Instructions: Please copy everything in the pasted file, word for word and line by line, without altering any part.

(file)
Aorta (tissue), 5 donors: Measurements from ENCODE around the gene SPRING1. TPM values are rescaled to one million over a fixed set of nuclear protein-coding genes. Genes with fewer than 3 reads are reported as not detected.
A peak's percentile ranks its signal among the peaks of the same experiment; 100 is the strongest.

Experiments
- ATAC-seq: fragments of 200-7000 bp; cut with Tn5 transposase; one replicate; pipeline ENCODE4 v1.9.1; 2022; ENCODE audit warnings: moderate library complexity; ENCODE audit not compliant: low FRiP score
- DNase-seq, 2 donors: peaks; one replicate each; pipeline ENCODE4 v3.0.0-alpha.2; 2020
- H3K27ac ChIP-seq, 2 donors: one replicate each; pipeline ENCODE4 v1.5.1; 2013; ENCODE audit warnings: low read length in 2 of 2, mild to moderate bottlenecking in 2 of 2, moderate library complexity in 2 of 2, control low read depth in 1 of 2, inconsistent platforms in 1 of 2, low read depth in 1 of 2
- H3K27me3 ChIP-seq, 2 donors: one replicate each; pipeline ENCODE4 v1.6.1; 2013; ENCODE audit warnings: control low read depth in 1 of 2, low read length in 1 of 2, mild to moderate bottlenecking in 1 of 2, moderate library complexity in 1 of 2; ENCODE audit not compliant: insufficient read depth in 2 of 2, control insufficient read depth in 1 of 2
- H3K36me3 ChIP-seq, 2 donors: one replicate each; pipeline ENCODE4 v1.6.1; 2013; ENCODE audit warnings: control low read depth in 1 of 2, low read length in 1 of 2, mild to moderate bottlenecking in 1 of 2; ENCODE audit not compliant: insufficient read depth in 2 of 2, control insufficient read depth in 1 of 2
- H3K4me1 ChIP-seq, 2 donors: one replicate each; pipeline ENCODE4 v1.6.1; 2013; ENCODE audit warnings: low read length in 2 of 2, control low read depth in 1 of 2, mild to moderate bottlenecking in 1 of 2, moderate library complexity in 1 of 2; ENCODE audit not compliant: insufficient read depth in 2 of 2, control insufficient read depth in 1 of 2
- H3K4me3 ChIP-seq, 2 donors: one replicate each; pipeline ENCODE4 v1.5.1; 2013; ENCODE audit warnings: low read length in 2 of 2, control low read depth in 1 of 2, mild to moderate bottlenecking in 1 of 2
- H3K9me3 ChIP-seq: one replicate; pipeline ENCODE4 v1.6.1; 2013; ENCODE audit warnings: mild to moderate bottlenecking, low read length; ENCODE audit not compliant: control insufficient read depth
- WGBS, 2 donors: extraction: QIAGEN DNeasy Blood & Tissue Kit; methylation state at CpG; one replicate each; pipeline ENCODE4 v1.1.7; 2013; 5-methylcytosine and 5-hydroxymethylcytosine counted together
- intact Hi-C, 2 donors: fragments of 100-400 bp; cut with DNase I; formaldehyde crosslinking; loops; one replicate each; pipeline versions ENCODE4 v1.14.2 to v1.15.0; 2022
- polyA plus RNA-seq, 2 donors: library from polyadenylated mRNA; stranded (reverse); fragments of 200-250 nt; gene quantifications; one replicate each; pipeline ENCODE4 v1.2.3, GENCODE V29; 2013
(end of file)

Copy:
Aorta (tissue), 5 donors: Measurements from ENCODE around the gene SPRING1. TPM values are rescaled to one million over a fixed set of nuclear protein-coding genes. Genes with fewer than 3 reads are reported as not detected.
A peak's percentile ranks its signal among the peaks of the same experiment; 100 is the strongest.

Experiments
- ATAC-seq: fragments of 200-7000 bp; cut with Tn5 transposase; one replicate; pipeline ENCODE4 v1.9.1; 2022; ENCODE audit warnings: moderate library complexity; ENCODE audit not compliant: low FRiP score
- DNase-seq, 2 donors: peaks; one replicate each; pipeline ENCODE4 v3.0.0-alpha.2; 2020
- H3K27ac ChIP-seq, 2 donors: one replicate each; pipeline ENCODE4 v1.5.1; 2013; ENCODE audit warnings: low read length in 2 of 2, mild to moderate bottlenecking in 2 of 2, moderate library complexity in 2 of 2, control low read depth in 1 of 2, inconsistent platforms in 1 of 2, low read depth in 1 of 2
- H3K27me3 ChIP-seq, 2 donors: one replicate each; pipeline ENCODE4 v1.6.1; 2013; ENCODE audit warnings: control low read depth in 1 of 2, low read length in 1 of 2, mild to moderate bottlenecking in 1 of 2, moderate library complexity in 1 of 2; ENCODE audit not compliant: insufficient read depth in 2 of 2, control insufficient read depth in 1 of 2
- H3K36me3 ChIP-seq, 2 donors: one replicate each; pipeline ENCODE4 v1.6.1; 2013; ENCODE audit warnings: control low read depth in 1 of 2, low read length in 1 of 2, mild to moderate bottlenecking in 1 of 2; ENCODE audit not compliant: insufficient read depth in 2 of 2, control insufficient read depth in 1 of 2
- H3K4me1 ChIP-seq, 2 donors: one replicate each; pipeline ENCODE4 v1.6.1; 2013; ENCODE audit warnings: low read length in 2 of 2, control low read depth in 1 of 2, mild to moderate bottlenecking in 1 of 2, moderate library complexity in 1 of 2; ENCODE audit not compliant: insufficient read depth in 2 of 2, control insufficient read depth in 1 of 2
- H3K4me3 ChIP-seq, 2 donors: one replicate each; pipeline ENCODE4 v1.5.1; 2013; ENCODE audit warnings: low read length in 2 of 2, control low read depth in 1 of 2, mild to moderate bottlenecking in 1 of 2
- H3K9me3 ChIP-seq: one replicate; pipeline ENCODE4 v1.6.1; 2013; ENCODE audit warnings: mild to moderate bottlenecking, low read length; ENCODE audit not compliant: control insufficient read depth
- WGBS, 2 donors: extraction: QIAGEN DNeasy Blood & Tissue Kit; methylation state at CpG; one replicate each; pipeline ENCODE4 v1.1.7; 2013; 5-methylcytosine and 5-hydroxymethylcytosine counted together
- intact Hi-C, 2 donors: fragments of 100-400 bp; cut with DNase I; formaldehyde crosslinking; loops; one replicate each; pipeline versions ENCODE4 v1.14.2 to v1.15.0; 2022
- polyA plus RNA-seq, 2 donors: library from polyadenylated mRNA; stranded (reverse); fragments of 200-250 nt; gene quantifications; one replicate each; pipeline ENCODE4 v1.2.3, GENCODE V29; 2013